Faith within the Inter Faith

One day last year I was having a particularly difficult time. It was my best friend Shauna’s two year anniversary and for the first time ever, I didn’t want to be in DCU.

I went into the Inter Faith centre, mainly just to reduce the risk of anyone I know seeing me in tears. I sat in the corner of the Inter Faith centre wanting nothing more than to be by Shauna’s grave back at home.

I saw the doors of the ‘Quiet Room’ and decided it was worth looking in to see if it was empty. Although it was not empty, there was an immediate sense of relief and a calmness. As soon as I went in I knew it was okay to get upset, and so I did.

The only other person in the room was an older man who looked completely empathetic to my pain. Just as he went to leave he came over put his hand on my shoulder and said, ‘I said a prayer for you’.

This is when I met Susan Jones, Chaplain to the Inter Faith Centre. She came into the quiet room after the man who prayed for me asked her to check in, and she brought candles for me to light.
Although I still felt as though my heart was breaking and was still incredibly home sick, it was the closest thing to comfort I could ask for at the time.

I found peace in a place I thought only the most religious worshippers were welcome. I spoke to Susan last week, in an effort to abolish the common misconception about who and what is welcome in the Inter Faith Centre in DCU.

“Students of all faiths, tradition and none can come in to the centre. That’s why there is a blank section on our logo, to show that we recognise there are people who don’t believe in anything, and that’s fine,” Susan explains.

From my experience of the Inter Faith centre, I became less and less conscious that my lack of religious beliefs were an issue, so what happens when atheist’s or non-believers seek help within the Inter Faith?

“If people do want to talk to us, we listen first and foremost. If God, Allah, Buddha or anyone else comes up that’s great too. Some people come in because their struggling to find God or know who to pray to but others come in just because they are struggling.”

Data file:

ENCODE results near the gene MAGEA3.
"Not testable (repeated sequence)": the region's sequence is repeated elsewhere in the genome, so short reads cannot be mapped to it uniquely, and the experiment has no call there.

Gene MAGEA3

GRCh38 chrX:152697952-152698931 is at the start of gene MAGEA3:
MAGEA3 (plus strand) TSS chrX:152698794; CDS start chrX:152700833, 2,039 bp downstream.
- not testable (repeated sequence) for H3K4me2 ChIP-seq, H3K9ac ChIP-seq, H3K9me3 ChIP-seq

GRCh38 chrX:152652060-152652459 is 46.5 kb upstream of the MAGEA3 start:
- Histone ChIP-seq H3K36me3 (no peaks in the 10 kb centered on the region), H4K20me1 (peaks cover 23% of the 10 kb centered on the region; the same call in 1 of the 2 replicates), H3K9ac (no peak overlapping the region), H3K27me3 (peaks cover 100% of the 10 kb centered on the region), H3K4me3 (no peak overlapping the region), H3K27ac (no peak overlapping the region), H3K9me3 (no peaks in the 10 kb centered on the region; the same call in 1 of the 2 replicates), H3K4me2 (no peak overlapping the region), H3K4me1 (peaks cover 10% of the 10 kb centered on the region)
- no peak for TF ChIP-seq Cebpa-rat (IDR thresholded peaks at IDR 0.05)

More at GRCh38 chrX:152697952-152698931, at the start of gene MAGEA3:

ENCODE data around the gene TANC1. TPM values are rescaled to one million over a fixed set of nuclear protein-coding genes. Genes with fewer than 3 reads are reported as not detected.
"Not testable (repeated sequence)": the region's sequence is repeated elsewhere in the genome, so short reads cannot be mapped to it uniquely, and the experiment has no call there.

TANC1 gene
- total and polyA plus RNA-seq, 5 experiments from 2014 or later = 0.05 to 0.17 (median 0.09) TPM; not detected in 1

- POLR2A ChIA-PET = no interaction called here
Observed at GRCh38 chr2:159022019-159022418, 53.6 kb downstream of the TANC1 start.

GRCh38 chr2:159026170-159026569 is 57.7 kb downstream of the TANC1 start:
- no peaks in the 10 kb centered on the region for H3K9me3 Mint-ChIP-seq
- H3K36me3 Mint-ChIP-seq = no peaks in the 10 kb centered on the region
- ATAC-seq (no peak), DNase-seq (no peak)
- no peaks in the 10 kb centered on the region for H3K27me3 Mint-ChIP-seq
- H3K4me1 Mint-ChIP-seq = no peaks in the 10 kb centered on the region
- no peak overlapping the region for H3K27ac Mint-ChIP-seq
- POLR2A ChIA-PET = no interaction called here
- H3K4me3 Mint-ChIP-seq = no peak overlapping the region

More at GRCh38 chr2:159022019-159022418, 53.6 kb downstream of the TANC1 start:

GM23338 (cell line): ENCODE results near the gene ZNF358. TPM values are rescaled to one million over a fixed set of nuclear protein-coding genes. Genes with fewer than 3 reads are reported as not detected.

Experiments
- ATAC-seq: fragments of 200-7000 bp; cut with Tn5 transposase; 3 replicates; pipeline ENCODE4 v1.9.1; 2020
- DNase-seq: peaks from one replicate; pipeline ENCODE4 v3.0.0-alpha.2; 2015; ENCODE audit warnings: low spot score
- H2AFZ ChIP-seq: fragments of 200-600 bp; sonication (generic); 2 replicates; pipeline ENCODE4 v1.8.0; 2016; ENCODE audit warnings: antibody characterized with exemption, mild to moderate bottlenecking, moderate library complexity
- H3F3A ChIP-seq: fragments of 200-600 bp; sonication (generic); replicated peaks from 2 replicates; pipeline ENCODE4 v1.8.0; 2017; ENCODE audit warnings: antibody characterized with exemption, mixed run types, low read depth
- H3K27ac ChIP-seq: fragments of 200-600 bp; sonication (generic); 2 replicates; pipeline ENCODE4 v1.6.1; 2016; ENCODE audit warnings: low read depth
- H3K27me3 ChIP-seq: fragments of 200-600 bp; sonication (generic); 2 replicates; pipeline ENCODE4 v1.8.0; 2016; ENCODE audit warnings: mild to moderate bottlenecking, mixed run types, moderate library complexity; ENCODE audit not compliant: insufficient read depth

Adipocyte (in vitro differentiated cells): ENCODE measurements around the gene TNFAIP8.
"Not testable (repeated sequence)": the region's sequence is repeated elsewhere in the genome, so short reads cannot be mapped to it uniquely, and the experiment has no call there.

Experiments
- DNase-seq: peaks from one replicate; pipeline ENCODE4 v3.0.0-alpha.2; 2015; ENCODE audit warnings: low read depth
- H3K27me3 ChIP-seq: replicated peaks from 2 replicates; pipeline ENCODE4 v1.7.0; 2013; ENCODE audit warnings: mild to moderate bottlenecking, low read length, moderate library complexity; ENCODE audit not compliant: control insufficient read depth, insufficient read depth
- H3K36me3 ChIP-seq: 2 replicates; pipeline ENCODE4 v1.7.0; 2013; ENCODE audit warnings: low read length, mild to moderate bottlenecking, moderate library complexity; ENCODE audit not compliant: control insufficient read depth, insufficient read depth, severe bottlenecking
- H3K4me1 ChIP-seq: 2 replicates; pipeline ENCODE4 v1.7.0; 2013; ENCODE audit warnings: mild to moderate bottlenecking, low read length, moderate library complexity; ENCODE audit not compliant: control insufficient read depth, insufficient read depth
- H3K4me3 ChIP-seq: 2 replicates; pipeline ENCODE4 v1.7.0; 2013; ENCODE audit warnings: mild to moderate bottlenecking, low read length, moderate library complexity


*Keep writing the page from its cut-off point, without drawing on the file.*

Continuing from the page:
Often however, people just need a calmness and a break from their busy lives, that is where The Quiet Room comes in useful, what is in my opinion, DCU’s best kept secret.

“People can always come in and light a candle in the Quiet Room, as their way of remembering someone of just for some personal head space.” Susan explains, ”It’s a quiet oasis in the centre of a buzzing campus”

Because the chaplains themselves are Catholic, I myself questioned how they can remain impartial, non-judgemental and welcoming to all beliefs or lack thereof.

“We’re motivated to work as we do because of our belief system, but it would be very wrong for us to impose anything or anyone on a student or staff member who come in to the Inter Faith centre.”

There seems to be a mutual level of respect in the Inter Faith, where no one person, religion or member or the inter faith is superior.

“I met a student who was a Sikh and I thought it was brilliant, because I didn’t know enough about that, so I asked him to make a little leaflet for me to have in the centre.”

Students play a major role in the Inter Faith centre, when it comes to services the staff will often seek help from students who they feel may know how carry out a service properly. “We had a memorial service recently for a student who was Muslim, so in order to hold that with dignity we sought help from some Muslim students.”

“When we celebrated Diwali, we asked the Hindu students to help us and got a Hindu priest to make the celebration special.”

There are three main aims in the Inter Faith Centre, building community, learning about cultures and religion and mindfulness. From calling in for a free cup of tea, to lighting a candle and taking a break, to praying to the God(s) you believe in, the Inter Faith seems to vary for each person. The main point to remember, is that it is welcome to all, regardless of beliefs, feelings, or thoughts.

 Megan Roantree

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